Prayer Service for Peace at Kennedy-King Memorial
Indianapolis, Indiana, April 04, 2009
Kanwal Prakash “KP” Singh
DR. MARTIN LUTHER KING & SENATOR ROBERT KENNEDY
A Prayerful Reflection by Kanwal Prakash “KP” Singh
The Sikh Faith tradition and sacred Scripture (Sri Guru
Granth Sahib) reminds us:
“There is One God, and God is One; His Name is Eternal Truth.”
God is Self-Created, and Self-Illuminated; God is All-Knowing, yet
Unknowable Immaculate Reality that has existed before the beginning
of Time, Life, and the unfathomable Universe.
In our daily prayers, we recite:
“Lord: You are the Father and Mother of all Creation and
we are all Your Children.”
“As the Master Potter, You have fashioned every living being
from the same clay.”
“You have infused the same Divine Light in every living being;
Your Light illumines the unfathomable Universe. Therefore, how can
some be holier, and others are not worthy?”
The Sikh faith commands to embrace and honor this all-important
spiritual lesson: one must not discriminate against God’s
children based on a person’s caste, religion, skin color,
gender, status, ethnicity, or national origin. Unity, Universality,
and Oneness in Spirit thread all humanity to its One Origin and
affirm its common temporal destiny in unmistakable ways.
In our daily conduct, we must remember:
“O mortal, recognize all humanity as One Race, One Brotherhood.”
“No one is outside the All-Embracing Circle of God’s
unbound Love and Compassion,” and therefore must not be outside
the circle of our prayer and understanding.
Rev. Dr. Martin Luther King, Jr. and Senator Robert F. Kennedy
understood and honored this commandment and sacrificed their lives
in advancing this unifying ideal and inalienable right.
As I read the remarks of Senator Kennedy made in Indianapolis on
the dark night of April 4, 1968, the words courage, equality, justice,
understanding, and peace kept resonating in my mind causing a sense
of reverence and awe for what Kennedy and King stood for and what
their lives truly symbolized.
Senator Kennedy’s soul and humanitarian passion are reflected
in the words of George Bernard Shaw as a frequent reminder of the
“Some people see things as they are and ask why?
I dream of things as they never were and ask why not?”
Dr. King and Senator Kennedy’s eloquent words speak of their
deep anguish at the way things were and their hopes for a promising
morning in America, when the divisions of race, the madness of hatred
and violence, the deep despair and cries of all God’s children
may find urgency in our national conscience and moral accountability
as a people.
King and Kennedy came from different backgrounds and life-experiences.
The paths and prayers of both these American heroes seem to converge
at the sanctity of exemplary moral courage against prevailing winds.
They raised their voices against injustice and for the righteous
cause of those denied the full measure of rewards and opportunities,
simply based on race.
Kennedy and King dreamed big and toiled hard to give shape and
momentum to their dream for America. Both men became victims to
senseless hatred and violence before they could see their hopes
and dreams make great progress within a short span of 40 years.
The lives of these American icons continue to inspire millions in
America and beyond.
About such blessed souls, the Sikh Scriptures proclaim:
“Those who have meditated upon the Name of the Lord and engaged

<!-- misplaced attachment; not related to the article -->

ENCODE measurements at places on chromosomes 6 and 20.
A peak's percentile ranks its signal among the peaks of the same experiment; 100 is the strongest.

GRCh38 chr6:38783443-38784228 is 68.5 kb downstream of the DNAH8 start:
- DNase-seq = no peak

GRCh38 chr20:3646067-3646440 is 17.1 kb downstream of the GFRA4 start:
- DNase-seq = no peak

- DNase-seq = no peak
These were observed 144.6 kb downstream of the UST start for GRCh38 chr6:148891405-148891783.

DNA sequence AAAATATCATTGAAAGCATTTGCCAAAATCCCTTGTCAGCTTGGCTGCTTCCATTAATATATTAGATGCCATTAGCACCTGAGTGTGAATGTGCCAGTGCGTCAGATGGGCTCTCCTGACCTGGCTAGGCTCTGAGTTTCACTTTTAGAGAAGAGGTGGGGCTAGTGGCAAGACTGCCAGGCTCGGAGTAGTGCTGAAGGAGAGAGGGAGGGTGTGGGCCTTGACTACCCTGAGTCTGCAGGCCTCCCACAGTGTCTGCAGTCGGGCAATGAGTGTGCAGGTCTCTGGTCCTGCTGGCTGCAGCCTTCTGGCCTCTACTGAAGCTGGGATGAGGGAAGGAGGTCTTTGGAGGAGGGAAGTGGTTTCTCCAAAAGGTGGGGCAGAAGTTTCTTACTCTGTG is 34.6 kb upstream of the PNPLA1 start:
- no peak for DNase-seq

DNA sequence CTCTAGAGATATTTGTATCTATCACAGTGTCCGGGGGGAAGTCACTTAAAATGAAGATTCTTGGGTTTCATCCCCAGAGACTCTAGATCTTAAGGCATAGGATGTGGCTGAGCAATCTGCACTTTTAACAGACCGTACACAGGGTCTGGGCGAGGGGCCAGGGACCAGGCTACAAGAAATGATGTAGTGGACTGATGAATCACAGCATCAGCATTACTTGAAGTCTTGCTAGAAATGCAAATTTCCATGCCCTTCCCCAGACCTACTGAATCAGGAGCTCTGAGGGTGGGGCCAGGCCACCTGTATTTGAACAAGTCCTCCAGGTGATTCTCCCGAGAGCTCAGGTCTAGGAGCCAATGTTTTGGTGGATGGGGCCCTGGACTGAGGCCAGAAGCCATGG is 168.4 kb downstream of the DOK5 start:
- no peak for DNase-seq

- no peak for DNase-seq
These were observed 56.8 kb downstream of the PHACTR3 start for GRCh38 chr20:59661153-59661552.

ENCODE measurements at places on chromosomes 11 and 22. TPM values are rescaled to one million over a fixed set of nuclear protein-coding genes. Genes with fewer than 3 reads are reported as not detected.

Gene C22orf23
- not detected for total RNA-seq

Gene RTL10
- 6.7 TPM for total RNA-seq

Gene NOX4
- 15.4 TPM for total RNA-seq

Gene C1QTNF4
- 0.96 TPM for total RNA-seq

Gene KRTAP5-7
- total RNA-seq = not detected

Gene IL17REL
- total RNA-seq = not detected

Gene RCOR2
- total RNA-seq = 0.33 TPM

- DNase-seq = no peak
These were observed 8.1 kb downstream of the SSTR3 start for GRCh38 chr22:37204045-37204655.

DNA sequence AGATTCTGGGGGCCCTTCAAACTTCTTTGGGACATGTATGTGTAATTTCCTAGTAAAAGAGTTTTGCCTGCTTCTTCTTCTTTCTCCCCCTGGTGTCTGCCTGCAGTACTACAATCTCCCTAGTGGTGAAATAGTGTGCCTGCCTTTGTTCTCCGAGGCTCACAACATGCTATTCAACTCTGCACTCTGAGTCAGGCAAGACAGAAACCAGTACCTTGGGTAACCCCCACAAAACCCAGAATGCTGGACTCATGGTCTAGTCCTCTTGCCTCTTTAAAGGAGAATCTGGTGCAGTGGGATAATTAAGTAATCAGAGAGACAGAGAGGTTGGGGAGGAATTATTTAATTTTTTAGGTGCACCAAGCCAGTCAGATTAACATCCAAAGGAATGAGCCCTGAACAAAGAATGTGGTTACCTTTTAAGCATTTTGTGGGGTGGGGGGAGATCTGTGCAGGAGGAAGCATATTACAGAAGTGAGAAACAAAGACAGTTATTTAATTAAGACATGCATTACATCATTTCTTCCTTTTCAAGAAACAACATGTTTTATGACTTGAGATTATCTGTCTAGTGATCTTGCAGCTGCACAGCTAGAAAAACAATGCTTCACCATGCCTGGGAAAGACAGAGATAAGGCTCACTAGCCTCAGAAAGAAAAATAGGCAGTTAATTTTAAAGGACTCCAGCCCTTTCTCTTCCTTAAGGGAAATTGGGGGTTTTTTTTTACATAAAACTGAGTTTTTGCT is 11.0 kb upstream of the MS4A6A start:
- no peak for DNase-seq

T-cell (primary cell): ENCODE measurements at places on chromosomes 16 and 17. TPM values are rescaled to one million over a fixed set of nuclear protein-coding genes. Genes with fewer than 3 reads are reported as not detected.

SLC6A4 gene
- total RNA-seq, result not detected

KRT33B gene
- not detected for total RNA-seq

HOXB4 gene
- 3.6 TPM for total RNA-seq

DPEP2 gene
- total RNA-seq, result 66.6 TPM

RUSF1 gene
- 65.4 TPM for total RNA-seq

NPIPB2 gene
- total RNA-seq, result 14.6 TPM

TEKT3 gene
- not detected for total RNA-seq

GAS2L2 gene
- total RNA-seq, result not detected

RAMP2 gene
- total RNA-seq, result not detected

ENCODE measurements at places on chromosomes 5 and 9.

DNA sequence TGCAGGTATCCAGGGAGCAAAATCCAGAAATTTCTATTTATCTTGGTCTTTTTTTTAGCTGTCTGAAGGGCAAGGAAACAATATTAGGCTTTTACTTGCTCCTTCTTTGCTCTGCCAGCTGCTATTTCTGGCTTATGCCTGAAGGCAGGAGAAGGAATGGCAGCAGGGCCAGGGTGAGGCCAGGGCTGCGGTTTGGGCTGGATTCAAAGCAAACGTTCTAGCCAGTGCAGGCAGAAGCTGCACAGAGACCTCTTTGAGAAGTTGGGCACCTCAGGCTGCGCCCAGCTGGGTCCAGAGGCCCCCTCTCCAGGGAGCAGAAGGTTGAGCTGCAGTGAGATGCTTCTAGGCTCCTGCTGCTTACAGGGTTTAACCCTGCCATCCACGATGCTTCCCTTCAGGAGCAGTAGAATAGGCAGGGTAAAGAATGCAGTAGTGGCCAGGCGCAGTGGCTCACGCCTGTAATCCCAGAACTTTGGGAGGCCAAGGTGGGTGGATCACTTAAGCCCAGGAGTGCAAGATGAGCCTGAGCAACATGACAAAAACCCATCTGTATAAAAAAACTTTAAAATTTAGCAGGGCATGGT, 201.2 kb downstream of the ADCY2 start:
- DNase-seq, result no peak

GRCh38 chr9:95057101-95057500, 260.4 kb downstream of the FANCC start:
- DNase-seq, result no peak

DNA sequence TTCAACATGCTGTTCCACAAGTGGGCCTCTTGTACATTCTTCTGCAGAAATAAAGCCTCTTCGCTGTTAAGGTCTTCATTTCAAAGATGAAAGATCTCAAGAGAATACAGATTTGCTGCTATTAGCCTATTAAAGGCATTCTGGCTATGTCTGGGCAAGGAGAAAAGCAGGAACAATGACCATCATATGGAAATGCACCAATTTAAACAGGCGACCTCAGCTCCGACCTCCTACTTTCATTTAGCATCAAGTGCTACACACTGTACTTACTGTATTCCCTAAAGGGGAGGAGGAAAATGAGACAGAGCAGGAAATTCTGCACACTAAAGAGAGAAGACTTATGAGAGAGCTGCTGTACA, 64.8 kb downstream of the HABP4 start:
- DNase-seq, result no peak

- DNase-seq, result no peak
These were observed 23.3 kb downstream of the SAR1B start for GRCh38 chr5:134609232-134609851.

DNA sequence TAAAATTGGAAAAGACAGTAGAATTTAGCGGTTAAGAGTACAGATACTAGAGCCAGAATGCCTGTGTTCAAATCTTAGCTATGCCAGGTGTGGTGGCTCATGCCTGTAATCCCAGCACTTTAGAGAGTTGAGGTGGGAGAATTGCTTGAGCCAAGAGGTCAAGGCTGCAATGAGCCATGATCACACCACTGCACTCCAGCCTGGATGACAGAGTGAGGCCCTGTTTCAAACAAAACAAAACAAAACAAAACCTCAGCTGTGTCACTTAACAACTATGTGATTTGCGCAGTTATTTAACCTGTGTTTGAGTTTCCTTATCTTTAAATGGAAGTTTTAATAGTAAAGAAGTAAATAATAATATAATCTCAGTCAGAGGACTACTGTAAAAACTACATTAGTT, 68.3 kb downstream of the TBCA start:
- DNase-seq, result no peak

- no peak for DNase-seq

in righteous labor during their earthly journey, enter the Kingdom
of Heaven with their heads held high and a brilliant Light on their
faces, having inspired and emancipated many along the way.”
Dr. King and Senator Kennedy offer a lasting legacy, a powerful
living testament, for each of us to follow, advance the unfinished
dreams, and keep faith with the just laws of men and the Supreme
Laws of the Master of All Creation. They knew, that without justice,
there can be no peace.
Great ideas and noble intentions in themselves do not move the
world; something needs to be done about those ideas. Each of us
must stake a rightful claim in this emerging commonwealth of diverse
cultures, faiths, and ethnic communities all around us that make-up
the America of today. Senator Kennedy on April 4, 1968 left a defining
marker in this hallowed ground by his presence and reassuring words
in his tribute to Dr. Martin Luther King: a beloved spiritual leader,
tireless advocate for non-violence, and a moving force for good
in our world.
This Interfaith Prayer Service is a testimony that race and cultural
relationships are changing for the better. Each of us have the power
and responsibility to carry the torch of peaceful coexistence and
service to our fellow man from this hallowed place to our myriad
crossroads of daily endeavor and make a difference and personal
contribution to the vision of these leaders and countless other
great Americans. We must walk towards each other in friendship and
respect. Embrace and honor the promise that freedom and justice
do not remain an unanswered struggle for anyone; and that our spirit
are led forward by the immortal prayer of the Indian Nobel Laureate,
enlightened teacher, and great humanitarian, Rabindranath Tagore,
which beautifully echoes the hope of Senator Robert Kennedy and
Rev. Martin Luther King:
“Where the mind is without fear and the head is held high;
where knowledge is free and the world is not broken-up into fragments
by narrow domestic walls … into that haven of freedom let
my country awake.”
It is now up to us to “overcome” our sad divides, “let
freedoms ring,” and get “to the promised land.”
May their souls rest in peace and their Light and legacy lead our
way going forward.